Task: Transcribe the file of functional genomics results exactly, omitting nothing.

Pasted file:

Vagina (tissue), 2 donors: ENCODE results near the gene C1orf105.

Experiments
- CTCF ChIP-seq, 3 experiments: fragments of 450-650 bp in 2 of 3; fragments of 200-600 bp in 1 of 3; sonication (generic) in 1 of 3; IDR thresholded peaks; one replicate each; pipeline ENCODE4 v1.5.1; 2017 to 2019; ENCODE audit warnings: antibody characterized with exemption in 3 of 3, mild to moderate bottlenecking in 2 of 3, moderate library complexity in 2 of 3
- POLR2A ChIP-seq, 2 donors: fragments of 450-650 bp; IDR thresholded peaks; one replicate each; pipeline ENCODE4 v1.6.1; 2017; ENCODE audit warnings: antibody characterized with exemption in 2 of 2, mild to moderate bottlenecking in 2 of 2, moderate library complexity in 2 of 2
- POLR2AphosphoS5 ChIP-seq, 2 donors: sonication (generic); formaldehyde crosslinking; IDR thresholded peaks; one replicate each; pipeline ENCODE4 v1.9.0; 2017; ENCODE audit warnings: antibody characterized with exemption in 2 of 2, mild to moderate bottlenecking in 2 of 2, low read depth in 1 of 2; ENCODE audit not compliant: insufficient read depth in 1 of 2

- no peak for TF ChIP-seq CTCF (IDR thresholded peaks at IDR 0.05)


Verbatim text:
Vagina (tissue), 2 donors: ENCODE results near the gene C1orf105.

Experiments
- CTCF ChIP-seq, 3 experiments: fragments of 450-650 bp in 2 of 3; fragments of 200-600 bp in 1 of 3; sonication (generic) in 1 of 3; IDR thresholded peaks; one replicate each; pipeline ENCODE4 v1.5.1; 2017 to 2019; ENCODE audit warnings: antibody characterized with exemption in 3 of 3, mild to moderate bottlenecking in 2 of 3, moderate library complexity in 2 of 3
- POLR2A ChIP-seq, 2 donors: fragments of 450-650 bp; IDR thresholded peaks; one replicate each; pipeline ENCODE4 v1.6.1; 2017; ENCODE audit warnings: antibody characterized with exemption in 2 of 2, mild to moderate bottlenecking in 2 of 2, moderate library complexity in 2 of 2
- POLR2AphosphoS5 ChIP-seq, 2 donors: sonication (generic); formaldehyde crosslinking; IDR thresholded peaks; one replicate each; pipeline ENCODE4 v1.9.0; 2017; ENCODE audit warnings: antibody characterized with exemption in 2 of 2, mild to moderate bottlenecking in 2 of 2, low read depth in 1 of 2; ENCODE audit not compliant: insufficient read depth in 1 of 2

- no peak for TF ChIP-seq CTCF (IDR thresholded peaks at IDR 0.05)